In just a few days it will be Ash Wednesday, a special time for penitence begins in preparation for the Easter season when we celebrate the resurrection of our Lord and Saviour, Jesus Christ.
I see an interesting similarity between the way many people (including myself) observe Lent and the way that most people try to lose weight.
Dieting and exercise for weight loss is all the rage, multi-billion dollar industries; people are looking for the fastest way to lose pounds, preferably with little to no inconvenience or discomfort.
Most people start on whatever diet or exercise program they choose with a goal in mind, whether it be the loss of a certain number of pounds or few inches around the waist so they can fit into smaller pants. Most folks adhere to their diet or workout routine for a little while and even see some results, but then conclude that it is too hard, inconvenient, expensive, or whatever and give up. Some people actually achieve their goals or get “close enough”, then the diet/exercise program, having served its purpose, is abandoned.
Of course, once they are off their program a vast majority of people quickly put on weight again, often times gaining MORE weight than they lost originally.
What people fail to realize is that there is diet and dieting…and they are not the same. Dieting carries the connotation of being temporary, a means to an end. But a person’s diet is a much more permanent thing. Ask anyone who has lost a substantial amount of weight AND kept it off for a long time and they will tell you that they made permanent changes in the way that they eat. The same holds true for exercise programs, if they are made part of someones day to day life permanently they are very effective, if they are just temporary, merely a means to an end, they may return some fleeting benefit, but once they are discontinued that benefit quickly disappears.
If one really wants to lose weight, I recommend making small changes to their diet and small increases in their level of activity. When I say small, I don’t mean negligible, but I caution against making BIG changes that will be hard to maintain over time. Granted, this is NOT the fastest way to drop pounds, but it will be steady progress. Once these small changes have become good habits if you haven’t reached your target weight, make some more MINOR changes. This steady progress will eventually get you where you want to be.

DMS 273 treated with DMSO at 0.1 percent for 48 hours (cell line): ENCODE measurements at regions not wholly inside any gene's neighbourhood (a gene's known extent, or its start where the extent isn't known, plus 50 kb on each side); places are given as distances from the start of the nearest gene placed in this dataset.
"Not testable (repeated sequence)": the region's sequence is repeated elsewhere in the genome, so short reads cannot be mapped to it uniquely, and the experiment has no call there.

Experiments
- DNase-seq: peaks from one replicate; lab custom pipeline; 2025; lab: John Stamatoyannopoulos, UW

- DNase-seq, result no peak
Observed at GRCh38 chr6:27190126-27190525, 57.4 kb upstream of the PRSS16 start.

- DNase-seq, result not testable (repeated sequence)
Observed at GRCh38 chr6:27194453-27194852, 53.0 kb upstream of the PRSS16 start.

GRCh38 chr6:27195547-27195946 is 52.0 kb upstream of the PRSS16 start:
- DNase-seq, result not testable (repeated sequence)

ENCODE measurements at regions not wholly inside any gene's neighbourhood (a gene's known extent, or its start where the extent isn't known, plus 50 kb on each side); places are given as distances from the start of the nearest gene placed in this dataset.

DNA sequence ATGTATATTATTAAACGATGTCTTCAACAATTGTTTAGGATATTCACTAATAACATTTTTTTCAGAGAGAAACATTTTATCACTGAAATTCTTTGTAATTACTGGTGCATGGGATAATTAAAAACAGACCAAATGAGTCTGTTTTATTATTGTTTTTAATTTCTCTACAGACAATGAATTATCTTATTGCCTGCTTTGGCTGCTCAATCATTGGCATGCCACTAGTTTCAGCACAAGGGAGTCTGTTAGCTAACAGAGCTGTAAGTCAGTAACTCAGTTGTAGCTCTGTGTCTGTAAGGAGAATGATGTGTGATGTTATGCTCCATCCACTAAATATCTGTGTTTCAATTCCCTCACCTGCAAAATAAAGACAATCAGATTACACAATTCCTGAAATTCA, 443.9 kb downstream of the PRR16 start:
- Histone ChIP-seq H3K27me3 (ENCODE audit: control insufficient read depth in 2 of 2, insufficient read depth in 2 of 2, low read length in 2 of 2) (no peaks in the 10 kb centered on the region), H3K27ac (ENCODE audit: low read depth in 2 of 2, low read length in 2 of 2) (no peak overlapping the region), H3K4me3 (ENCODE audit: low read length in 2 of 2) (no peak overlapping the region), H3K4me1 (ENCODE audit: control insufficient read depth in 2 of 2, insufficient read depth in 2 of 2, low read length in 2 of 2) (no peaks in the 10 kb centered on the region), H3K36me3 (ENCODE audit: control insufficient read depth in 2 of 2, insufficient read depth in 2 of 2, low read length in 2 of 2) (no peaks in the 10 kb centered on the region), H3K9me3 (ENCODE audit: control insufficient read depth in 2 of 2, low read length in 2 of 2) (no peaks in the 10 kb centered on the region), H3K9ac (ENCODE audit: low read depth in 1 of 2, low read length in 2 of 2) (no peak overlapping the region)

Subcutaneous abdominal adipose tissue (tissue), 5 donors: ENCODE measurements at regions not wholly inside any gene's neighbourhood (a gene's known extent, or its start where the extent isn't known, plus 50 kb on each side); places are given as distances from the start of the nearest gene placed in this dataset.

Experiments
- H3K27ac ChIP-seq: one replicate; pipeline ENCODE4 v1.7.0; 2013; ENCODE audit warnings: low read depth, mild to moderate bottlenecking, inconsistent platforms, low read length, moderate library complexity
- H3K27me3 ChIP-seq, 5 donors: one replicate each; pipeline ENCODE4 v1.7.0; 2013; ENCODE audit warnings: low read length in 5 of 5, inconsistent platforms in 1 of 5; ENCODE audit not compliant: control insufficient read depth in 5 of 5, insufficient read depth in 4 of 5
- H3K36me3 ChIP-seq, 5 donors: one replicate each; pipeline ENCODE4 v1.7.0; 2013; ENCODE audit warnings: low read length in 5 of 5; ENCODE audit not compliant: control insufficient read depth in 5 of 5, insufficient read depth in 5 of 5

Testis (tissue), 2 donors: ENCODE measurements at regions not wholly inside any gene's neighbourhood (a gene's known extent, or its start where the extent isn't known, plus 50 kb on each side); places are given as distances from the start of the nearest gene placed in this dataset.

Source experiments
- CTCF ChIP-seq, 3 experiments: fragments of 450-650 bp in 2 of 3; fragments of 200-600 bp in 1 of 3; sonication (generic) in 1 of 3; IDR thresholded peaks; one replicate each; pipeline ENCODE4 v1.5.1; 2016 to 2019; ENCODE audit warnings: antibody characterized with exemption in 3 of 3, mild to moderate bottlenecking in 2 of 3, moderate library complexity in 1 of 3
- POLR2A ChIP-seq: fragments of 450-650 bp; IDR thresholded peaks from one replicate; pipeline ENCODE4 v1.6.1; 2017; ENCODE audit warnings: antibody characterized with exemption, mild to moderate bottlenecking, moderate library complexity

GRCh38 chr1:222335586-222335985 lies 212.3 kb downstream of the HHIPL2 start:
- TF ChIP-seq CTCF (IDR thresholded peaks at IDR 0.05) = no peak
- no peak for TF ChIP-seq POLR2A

How does all this relate to Lent? Well, the season of Lent is a prescribed time of penitence. We are told for 40 days to examine our conscience, seek reconciliation, fast and abstain; all this to prepare ourselves for Easter. If we follow this prescription, we will reap spiritual benefits. During the season of Lent, we have two days of fasting and we must abstain from meat on Fridays, these are common acts of penance that have been part of our Faith from the early days fo the Church. But what about AFTER Lent, when we are no longer as mindful of our sins, offenses and failings? Are we like the dieter, who having lost the 15 pounds reverts to his old habits and puts on another 20?
Maybe this Lent we should commit ourselves to being mindful of our sins and penitent not just for 40 days but as a lifestyle. Now I am not recommending a new wardrobe of nothing but sackcloth…what I am recommending is making small changes.
Remembering that all Fridays are days of penance, even outside of Lent, an easy change may be to continue to practice abstinence (or perform some other act of penance) each and every Friday.
We are required to attend Mass on Sundays and Holy Days of Obligation, how hard would it be to attend one weekday Mass each month? How about weekly?
Would it be difficult to fast a couple of extra days a year?
In the “old days” Advent (the season leading up to Christmas) also was a penitential season. Would it be hard to live the four weeks before Christmas by the same rules we abide by during Lent?
I think that I am going to implement some of this in my life. Don’t ask me what part(s), that is between God and me…I won’t ask you about it either, but if you have a comment and want to leave it, fine by me!